The good Reverend is one of the best speakers on the firmament and a worthy torch bearer for MLK’s great unfulfilled movement on behalf of human rights for the poor. He’s announced that he’s leaving his post as head of the NC NAACP to take up the mantle of MLK’s challenge to capitalist economics and lead a national moral revival.
In this time, it’s all the more important to agitate on state levels – grass roots movements.
“Extremism is at work in other states and has gained power in all three branches of our federal government, much as it did here four years ago,” Barber said Monday in North Carolina. “We know that the way to change the nation is to nationalize state movements. We have to do it with a state-up model.”
I think it’s worth noting the reaction of the head of the NC GOP (effectively the NAACP’s opposition in the state):
At hearing news that Barber will leave the NAACP to advance the Poor People’s Campaign, the chair of the state GOP told The News & Observer, “I think it would have helped him and his causes had he been more of a negotiator than an agitator.” Responding to this characterization Monday, the Rev. Nancy Petty, a colleague and supporter of Barber argued that his approach had worked in the state and said, “Reverend Barber, we’re sending you into the world to be an agitator.”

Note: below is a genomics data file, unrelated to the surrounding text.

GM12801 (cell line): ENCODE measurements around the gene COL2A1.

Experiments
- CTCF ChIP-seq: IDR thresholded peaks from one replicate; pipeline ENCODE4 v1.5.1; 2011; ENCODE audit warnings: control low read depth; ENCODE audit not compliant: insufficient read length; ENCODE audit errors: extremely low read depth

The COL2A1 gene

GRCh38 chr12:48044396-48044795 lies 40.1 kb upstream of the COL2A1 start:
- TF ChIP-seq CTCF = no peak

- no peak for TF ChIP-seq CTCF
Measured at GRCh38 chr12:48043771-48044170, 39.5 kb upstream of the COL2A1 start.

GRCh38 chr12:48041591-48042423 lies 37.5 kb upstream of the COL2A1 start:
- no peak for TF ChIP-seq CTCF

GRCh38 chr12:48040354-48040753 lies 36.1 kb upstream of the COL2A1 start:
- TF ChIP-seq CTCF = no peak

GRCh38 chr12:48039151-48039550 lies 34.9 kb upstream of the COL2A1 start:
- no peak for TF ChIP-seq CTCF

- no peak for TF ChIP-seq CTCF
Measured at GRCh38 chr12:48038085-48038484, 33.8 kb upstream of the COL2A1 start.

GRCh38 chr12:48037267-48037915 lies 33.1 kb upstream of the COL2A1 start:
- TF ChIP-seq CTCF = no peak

The difference between negotiating and agitating is a fundamental one and often the rhetorical/philosophical conflict between Democrats as well as Republicans. Rev. Barber (like MLK before him and Gandhi before him) knows that there is no negotiating for human rights, equality and the moral treatment of people – you agitate until they grant you in human law what natural law demands. Anything less, any compromise in this regard is a collaboration with immorality. This is fundamentally not a political issue where compromise is mother’s milk, it’s just fought over in the political arena due to the massive ongoing failure of our humanity.